We also played Tropico in class to illustrate economy and politics. We the students were like councilors , and since the teacher was actually doing the playing has was the "mayor". We would debate and take votes on what types of crops to grow, to build an airport, ect ect.

    It worked out better than when he tried to use the board game Axis and Allies to help us understand wartime politics and the flow of world war II... because somehow my team conquered the world as Japan... oops... so much for keeping with history.
  • Fathoms_4209
    Featured Columnist
    In one Sociology class in college, the professor broke out Chutes 'n Ladders one day. I forget what it was supposed to illustrate, but I just remember playing Chutes 'n Ladders in a university-level class. LOL

    And yeah, there's a lot more literature involved in games than people really understand. I still remember Vandal Hearts II for one reason- it had some of the most accomplished writing and dialogue ever seen at the time. It was way ahead of its time in that way.
  • fatguyface
    I remember playing Oregon Trail like 20 years ago...forgot about that game
  • Venisia Gonzalez
    Featured Columnist
    It's such a good game for its time and it was wonderful how much you learned.
  • Amy White
    Former Editor in Chief
    I learned you should always be a banker. And that if you kill a buffalo, you will not be able to carry nearly all of it.

    I miss that game. I'm going to go find a river to ford.
  • Fathoms_4209
    Featured Columnist
    I so missed out. Everyone was playing Oregon Trail and I was all into Earl Weaver's Baseball and Hero's Quest.

    I feel like I missed out on something iconic and that bugs me. :(
  • Amy White
    Former Editor in Chief
    And "Where in the World Is Carmen Sandiego." Those two games were the best 'edutainment' options of my youth.
  • Fathoms_4209
    Featured Columnist
    My brother definitely got into that because of the show. :)
  • Amanda Wallace
    Former Staff Editor
    Loved Carmen Sandiego! The "Where in Time" game taught me that Japanese wedding dresses were red.
  • Venisia Gonzalez
    Featured Columnist
  • Venisia Gonzalez
    Featured Columnist
    OMG I loved that game! I was always singing the theme LOL
  • Fathoms_4209
    Featured Columnist
    So sad.

    Not your article; it's great. Took a ton of effort and all gamers should appreciate it.

    What's sad is that this is the type of headline we'll never see in the New York Times. No, only something about how the Sandy Hook mass murderer was a "deranged gamer," when there was absolutely no evidence to support such an outlandish claim.

    I'm not big on conspiracy theories. But the fact that gaming remains the mainstream media's whipping boy after all this time - time used to progress and advance - makes me ask questions...
  • Venisia Gonzalez
    Featured Columnist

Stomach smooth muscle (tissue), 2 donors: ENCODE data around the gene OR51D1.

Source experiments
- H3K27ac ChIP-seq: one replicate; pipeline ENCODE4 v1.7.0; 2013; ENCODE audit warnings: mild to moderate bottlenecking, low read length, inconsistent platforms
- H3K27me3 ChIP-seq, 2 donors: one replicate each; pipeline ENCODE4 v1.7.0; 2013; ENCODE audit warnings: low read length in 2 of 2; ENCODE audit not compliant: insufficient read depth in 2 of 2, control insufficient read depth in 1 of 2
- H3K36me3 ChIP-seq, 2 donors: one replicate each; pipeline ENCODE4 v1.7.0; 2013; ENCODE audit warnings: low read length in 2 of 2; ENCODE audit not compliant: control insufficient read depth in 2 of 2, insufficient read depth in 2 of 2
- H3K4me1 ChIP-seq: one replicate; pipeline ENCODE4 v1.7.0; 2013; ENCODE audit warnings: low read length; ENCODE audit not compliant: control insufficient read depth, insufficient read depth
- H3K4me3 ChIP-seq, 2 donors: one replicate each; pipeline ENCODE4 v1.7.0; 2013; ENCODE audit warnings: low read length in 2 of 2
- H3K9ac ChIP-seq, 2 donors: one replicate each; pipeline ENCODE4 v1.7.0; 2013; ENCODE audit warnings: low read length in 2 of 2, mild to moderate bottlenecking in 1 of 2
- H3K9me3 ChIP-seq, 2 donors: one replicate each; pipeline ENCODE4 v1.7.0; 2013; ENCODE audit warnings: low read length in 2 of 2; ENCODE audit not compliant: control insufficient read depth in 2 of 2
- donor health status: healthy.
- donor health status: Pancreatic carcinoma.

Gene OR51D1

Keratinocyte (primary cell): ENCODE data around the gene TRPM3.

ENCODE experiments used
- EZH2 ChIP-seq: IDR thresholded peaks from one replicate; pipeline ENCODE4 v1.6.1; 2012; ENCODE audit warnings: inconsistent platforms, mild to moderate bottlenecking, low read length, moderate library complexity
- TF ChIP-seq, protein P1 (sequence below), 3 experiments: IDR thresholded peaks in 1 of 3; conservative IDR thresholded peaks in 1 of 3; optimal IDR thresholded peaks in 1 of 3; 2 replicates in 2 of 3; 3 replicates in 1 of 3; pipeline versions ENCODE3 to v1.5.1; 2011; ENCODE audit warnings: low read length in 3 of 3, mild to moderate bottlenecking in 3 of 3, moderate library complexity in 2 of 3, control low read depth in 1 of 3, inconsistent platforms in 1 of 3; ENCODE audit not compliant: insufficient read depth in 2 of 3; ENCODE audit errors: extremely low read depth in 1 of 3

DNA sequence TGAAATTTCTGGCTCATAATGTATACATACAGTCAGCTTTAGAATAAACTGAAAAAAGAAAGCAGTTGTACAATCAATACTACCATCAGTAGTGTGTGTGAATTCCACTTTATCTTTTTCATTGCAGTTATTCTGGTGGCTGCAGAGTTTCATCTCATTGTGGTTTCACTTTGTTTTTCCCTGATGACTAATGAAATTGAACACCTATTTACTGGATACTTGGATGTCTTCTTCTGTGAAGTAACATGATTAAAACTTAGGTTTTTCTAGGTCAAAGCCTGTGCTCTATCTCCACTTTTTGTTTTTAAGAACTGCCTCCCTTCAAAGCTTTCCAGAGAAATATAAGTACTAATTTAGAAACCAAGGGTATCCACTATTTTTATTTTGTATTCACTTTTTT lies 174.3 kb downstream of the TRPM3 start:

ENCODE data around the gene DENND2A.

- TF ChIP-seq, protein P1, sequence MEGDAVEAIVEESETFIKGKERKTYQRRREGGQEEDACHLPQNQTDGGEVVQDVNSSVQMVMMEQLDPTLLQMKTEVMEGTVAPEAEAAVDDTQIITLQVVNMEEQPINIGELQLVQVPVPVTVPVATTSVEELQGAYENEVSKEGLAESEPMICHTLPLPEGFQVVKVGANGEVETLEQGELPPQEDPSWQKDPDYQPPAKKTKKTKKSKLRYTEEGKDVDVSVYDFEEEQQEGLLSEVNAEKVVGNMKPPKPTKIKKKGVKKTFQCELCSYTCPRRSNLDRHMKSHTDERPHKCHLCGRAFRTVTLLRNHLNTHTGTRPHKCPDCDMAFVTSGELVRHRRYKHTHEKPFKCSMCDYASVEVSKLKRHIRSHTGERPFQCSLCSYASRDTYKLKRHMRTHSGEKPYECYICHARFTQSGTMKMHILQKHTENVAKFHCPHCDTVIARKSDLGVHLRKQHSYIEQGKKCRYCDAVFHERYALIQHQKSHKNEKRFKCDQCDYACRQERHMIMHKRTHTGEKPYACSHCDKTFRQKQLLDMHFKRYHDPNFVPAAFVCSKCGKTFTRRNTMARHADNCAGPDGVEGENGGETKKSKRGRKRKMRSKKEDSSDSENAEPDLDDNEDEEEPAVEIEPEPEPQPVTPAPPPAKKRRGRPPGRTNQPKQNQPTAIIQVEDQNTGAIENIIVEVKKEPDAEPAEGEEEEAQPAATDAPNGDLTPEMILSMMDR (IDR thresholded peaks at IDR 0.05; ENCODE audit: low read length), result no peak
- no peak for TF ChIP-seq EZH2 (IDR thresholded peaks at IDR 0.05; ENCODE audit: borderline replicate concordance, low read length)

I couldn't agree more with you. It sickens me to see video games always being "the big bad wolf" when it comes to violence of some sort. Just the other day on Kotaku I read a disturbing article about a 13 yr old using his Xbox 360 to watch porn and then assault his 8 yr old sister. It's not Microsoft's fault the kid had issues, that fault is with the parents NOT monitoring what their son is doing by putting content blocks on the console.
    Stuff like that makes me so mad. I have kids and none of them have went on a violent spree because of a video game. No we'll never see games in positive light as a headliner because to the NY Times and other news media, it's not newsworthy.
    It's up to us in the gaming community, whether we are parents or not, to SHOW the world, games ARE positive and beneficial.
    I wrote an article last month about how gaming saved my life. That won't make headlines either because "no one" cares to hear about the positive.
    Everyone wants to point the finger of blame and it seems gaming is the easy scapegoat.
    It's time for gamers to make their voices heard around the world.
  • Fathoms_4209
    Featured Columnist
    You're right about gaming being a permanent scapegoat. When I heard about the Sandy Hook tragedy, I said to myself, "I give it 24 hours before someone tries to blame video games." Not movies or music of books, just games. As if they're something separate, some bizarre, addictive, inherently evil form of entertainment that MUST'VE caused the kid to snap.

    You're also right about the parent bit. Parents are becoming more apathetic and more entitled with every passing day. They expect teachers in schools to be the parents now; I've got two aunts who are teachers, and the say that, essentially, they're more like social workers now. Kids come to school without shoes, dirty, bouncing off the walls, etc.

    And we're supposed to blame video games? Really? After the Sandy Hook thing, the town tried to convince parents to turn in their children's violent video games so they could be burned. To me, that's the equivalent of a book burning from Hitler's time. And by the way, I have just one question:

    The games in question are rated "M"-Mature. The kid has them. WHO bought them for him...?
  • Venisia Gonzalez
    Featured Columnist
    I agree with you. When people complain about kids playing violent 'M' rated games, 9 out of 10 times, it's a parent who purchased it in the first place. Like I said in my article I don't believe every 'M' rated game is off limits but you need to know your child. Don't blame the video game, the developer or even the store you purchased Grand Theft Auto V at for your 7 yr old cursing and acting a fool. There's a reason we have ratings for everything.
    Yet you do have individuals who'll bs an excuse of blaming a game, a movie, a book or even music to get away with whatever they have done wrong. Then you have the uninformed mob jumping on the bandwagon.
    Stuff like that passes me off. This is why I wanted to write this article to show the positives in gaming. Parents need to be smart about their choices but I believe it's bigger than that with society as a whole.
  • Fathoms_4209
    Featured Columnist
    Yes indeed. It's my hope that articles such as this get more widespread attention in the years to come. :)
  • Venisia Gonzalez
    Featured Columnist
    As do I.

New Cache - article_comments_article_12201